Bal­lard and Bosch come to­gether over a miss­ing girl cold case Bosch is un­of­fi­cially work­ing. And while that’s the ma­jor plot, the novel’s rich, at­mo­spheric tex­ture de­rives from the mi­nor key pas­sages: the anec­do­tal episodes of lower stakes crime; Bal­lard’s glo­ri­ous, ex­is­ten­tial self-suf­fi­ciency such as when she fin­ishes her night shift she col­lects her dog, pitches her tent on Venice Beach and goes surf­ing, re­turn­ing to the tent to sleep. Homage to Cal­i­for­nian surf cul­ture? A fe­male Jack Reacher? “I kind of learned a les­son with The Lincoln

Lawyer. I had wanted to write about a crim­i­nal de­fence lawyer, but a lot of peo­ple do that and I’m not a lawyer, so I kind of bided my time un­til I had some­thing in­ter­est­ing, then I met a lawyer who worked out of the back seat of his car and I sud­denly had it, I had that book. And Mitzi would tell me about how you see the world dif­fer­ently when you work from 12 to seven, and your day ends when ev­ery­one else’s is be­gin­ning. I wish I could say I was the cre­ative ge­nius be­hind ev­ery­thing but Mitzi did what Renée did, she would fin­ish work and go surf­ing, she had a dog who would watch over her stuff, some­times she would sleep on the beach, she wasn’t quite as home­less as Renée.” Con­nelly starts to laugh. “Here am I re­veal­ing I didn’t make any of this stuff up … which goes to the part you al­ready said, I’m al­ways a re­porter at heart, my skill is I can see some­thing or hear some­thing or learn some­thing and know how I can use it in a novel.”

Char­ac­ter­is­ti­cally mod­est and self-ef­fac­ing as ever (Con­nelly is the nicest con­nois­seur of vi­o­lent crime you could hope to meet), read­ers will not be fooled. Gift­ing Bal­lard a fa­ther who died in the Hawai­ian surf grounds her in a pro­foundly fic­tional re­al­ity, as any­one who has read the in­ex­press­ibly mov­ing last page of The

Late Show can at­test. Ad­di­tion­ally, Bal­lard’s de­mo­tion oc­curs be­cause her sex­ual ha­rass­ment claim against her su­pe­rior is ig­nored and speaks di­rectly to our cur­rent cul­tural mo­ment. Con­nelly de­murs, how­ever, re­mind­ing me that he wrote the first book be­fore #MeToo; I re­mind him of crime fic­tion’s peren­nial abil­ity to get to the scene early.

“Yeah, that’s one of the things that makes us proud, I’m sure you feel the same way, that we’re in this genre that doesn’t wait five years to com­ment about things, we’re very ac­tive in re­flect­ing the world as things are hap­pen­ing, and es­pe­cially in the USA there’s been this huge reck­on­ing in the past year, and I think you’re see­ing that re­flected in crime nov­els first.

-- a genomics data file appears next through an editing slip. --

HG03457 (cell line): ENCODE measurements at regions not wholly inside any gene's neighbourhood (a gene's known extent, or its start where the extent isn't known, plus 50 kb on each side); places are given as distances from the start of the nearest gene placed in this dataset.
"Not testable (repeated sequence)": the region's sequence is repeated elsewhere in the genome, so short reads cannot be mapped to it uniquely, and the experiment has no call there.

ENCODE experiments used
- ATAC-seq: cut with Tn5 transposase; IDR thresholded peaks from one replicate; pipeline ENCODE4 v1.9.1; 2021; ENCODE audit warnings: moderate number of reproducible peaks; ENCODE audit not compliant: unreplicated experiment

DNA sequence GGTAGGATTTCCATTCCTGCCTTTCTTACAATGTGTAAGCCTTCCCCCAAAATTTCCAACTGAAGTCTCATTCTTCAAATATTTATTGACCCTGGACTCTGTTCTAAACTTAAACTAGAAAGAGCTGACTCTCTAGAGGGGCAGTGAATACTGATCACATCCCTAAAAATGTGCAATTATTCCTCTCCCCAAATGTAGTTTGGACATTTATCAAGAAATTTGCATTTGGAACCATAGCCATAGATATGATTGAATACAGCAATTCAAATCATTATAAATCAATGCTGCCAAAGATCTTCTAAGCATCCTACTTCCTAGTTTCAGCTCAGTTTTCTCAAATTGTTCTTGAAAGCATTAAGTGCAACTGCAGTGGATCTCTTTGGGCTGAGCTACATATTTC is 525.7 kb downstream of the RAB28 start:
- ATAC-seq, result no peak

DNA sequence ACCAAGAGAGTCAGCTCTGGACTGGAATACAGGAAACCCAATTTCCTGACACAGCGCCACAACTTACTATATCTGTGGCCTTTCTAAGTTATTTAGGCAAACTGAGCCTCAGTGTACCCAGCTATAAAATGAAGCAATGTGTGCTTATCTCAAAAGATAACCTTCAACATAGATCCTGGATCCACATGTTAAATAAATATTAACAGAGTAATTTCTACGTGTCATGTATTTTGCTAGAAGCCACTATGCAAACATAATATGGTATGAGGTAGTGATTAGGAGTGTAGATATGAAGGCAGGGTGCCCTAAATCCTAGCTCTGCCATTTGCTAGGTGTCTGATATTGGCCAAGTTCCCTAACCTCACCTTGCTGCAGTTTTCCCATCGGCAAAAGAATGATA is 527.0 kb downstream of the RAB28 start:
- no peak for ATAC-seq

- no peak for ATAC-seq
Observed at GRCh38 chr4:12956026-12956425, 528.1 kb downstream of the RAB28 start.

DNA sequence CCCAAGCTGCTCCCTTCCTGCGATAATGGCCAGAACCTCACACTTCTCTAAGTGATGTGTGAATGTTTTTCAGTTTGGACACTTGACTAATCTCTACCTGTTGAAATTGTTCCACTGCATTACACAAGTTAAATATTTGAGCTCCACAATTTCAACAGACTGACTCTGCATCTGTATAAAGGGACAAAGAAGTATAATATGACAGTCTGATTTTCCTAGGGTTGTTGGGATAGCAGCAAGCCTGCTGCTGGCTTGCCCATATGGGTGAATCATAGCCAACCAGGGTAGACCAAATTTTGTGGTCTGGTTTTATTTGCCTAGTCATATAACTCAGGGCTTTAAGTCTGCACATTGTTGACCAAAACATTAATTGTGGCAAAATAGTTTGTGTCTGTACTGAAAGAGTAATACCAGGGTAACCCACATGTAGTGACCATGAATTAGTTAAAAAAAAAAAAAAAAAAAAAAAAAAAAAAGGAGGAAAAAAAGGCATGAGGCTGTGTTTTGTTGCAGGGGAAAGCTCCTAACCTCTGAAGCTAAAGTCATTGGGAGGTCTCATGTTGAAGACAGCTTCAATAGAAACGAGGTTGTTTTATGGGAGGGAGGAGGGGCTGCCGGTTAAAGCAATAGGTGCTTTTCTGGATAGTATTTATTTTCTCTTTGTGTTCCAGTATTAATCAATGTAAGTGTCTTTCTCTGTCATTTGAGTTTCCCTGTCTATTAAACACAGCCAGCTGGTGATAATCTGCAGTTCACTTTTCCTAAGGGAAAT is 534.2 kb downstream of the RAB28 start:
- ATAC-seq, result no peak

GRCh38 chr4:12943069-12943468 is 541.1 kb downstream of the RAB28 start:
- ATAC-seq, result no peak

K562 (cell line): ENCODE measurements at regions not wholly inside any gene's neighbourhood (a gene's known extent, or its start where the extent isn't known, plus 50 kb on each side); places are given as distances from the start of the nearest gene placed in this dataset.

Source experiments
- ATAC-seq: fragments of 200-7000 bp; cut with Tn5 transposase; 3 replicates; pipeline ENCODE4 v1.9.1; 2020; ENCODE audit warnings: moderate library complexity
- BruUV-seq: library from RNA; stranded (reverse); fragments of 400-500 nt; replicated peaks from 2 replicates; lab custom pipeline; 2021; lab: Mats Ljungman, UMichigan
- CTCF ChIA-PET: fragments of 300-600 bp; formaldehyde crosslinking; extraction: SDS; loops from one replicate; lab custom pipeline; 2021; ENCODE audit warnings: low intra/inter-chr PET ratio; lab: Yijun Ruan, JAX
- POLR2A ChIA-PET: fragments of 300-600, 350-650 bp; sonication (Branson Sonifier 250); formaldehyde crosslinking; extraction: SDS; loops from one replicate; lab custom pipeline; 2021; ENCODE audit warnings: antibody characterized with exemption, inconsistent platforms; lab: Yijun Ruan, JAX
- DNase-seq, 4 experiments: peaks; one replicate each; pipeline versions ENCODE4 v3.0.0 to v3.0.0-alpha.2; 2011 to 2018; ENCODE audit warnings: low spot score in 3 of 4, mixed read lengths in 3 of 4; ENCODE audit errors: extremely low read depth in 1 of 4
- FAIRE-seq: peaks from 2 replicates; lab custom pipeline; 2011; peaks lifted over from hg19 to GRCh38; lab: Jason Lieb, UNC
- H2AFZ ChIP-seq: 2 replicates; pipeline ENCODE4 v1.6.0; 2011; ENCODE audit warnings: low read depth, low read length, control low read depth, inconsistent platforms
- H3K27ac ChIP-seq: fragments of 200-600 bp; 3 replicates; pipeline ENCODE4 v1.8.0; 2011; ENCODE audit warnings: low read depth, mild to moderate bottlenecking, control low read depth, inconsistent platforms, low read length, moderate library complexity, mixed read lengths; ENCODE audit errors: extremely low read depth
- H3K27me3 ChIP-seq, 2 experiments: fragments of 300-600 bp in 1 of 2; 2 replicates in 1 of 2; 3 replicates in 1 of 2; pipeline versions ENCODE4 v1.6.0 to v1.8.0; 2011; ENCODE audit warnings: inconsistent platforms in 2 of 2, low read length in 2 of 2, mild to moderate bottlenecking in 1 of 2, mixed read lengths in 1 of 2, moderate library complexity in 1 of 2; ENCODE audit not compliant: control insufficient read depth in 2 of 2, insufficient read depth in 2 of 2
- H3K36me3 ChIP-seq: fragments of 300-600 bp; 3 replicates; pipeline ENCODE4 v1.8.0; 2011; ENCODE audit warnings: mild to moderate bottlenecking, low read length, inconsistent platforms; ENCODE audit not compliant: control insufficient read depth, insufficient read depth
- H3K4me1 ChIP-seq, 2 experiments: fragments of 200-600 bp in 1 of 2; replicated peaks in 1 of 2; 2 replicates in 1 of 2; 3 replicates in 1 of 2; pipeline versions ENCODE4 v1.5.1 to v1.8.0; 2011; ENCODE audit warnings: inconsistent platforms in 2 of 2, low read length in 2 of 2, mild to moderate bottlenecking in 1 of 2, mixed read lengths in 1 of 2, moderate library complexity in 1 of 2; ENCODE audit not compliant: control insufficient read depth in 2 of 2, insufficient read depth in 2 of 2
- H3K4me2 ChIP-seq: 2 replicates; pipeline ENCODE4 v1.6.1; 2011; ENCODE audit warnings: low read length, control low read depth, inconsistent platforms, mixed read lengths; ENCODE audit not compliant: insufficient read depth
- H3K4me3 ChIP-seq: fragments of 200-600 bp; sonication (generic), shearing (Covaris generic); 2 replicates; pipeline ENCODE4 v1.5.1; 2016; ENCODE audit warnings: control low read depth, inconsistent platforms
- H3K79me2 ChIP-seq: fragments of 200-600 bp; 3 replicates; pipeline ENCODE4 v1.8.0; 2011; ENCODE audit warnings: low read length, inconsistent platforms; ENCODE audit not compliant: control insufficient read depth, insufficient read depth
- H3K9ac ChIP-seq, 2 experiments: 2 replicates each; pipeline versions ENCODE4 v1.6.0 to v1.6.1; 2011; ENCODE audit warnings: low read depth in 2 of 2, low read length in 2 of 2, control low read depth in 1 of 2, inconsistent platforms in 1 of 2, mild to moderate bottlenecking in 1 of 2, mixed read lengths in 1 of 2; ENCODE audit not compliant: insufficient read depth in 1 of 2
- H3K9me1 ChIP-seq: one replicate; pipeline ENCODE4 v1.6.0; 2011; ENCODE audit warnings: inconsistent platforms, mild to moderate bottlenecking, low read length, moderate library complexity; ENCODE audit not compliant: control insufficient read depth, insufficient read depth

“And I wish I could say like, ‘oh yeah, I’m Mr #MeToo, I was ahead of the wave’. What I was do­ing was writ­ing about a wo­man who has an added ob­sta­cle [of] be­ing a fe­male in a very male-based bu­reau­cracy. She has had to over­come ob­sta­cles that males don’t, and some­times those ob­sta­cles are right in her own divi­sion, her own bu­reau, ex­pe­ri­ences that prob­a­bly 80 to 90 per cent of women who would read the book have had. Most of us don’t go out and solve mur­ders, but we might have to deal with a boss whose hands are quick to touch you.”

Amur­der­story

Bal­lard will be back with Bosch in the next book and, since all good things come in threes, Mickey Haller will be added to the mix. Mean­while, there are pod­casts. In his un­der­stated way but with dis­cernible heat, Con­nelly re­veals The Murder Book is not just a dis­trac­tion or an­other mar­ket­ing tool: “There was some­thing about the con­stant at­tack, the fake news and the fail­ing New York Times, all that some­how awak­ened some­thing in me where I didn’t want to shield my­self be­hind fic­tion. It’s not a po­lit­i­cal story at all, it’s a murder story, but it’s about truth, it came out of some­thing in me say­ing, let’s tell a true story, and to me it’s a true story about he­roes, and some of the he­roes are the type that are be­ing slighted now by our politi­cians, by our politi­cian in chief at the mo­ment.

“I want these peo­ple, like Mitzi, to have a voice, and for peo­ple to re­alise in this time when jour­nal­ism is un­der fire, a lot of law en­force­ment is un­der fire, that there’s a pod­cast telling the truth about how hard peo­ple work and what it means to them to do this work and to do it the right way.”

‘‘

We’re in this genre that doesn’t wait five years to com­ment about things, we’re very ac­tive in re­flect­ing the world as things are hap­pen­ing, and es­pe­cially in the USA there’s been this huge reck­on­ing in the past year

PHO­TO­GRAPHS: MARK DELONG; AMA­ZON

Far left: au­thor Michael Con­nelly. Left: Ti­tus Wel­liver from the Ama­zon Prime se­ries based on Con­nelly’sBosch nov­els. Above: LAPD de­tec­tive and ad­vi­sor Mitzi Roberts.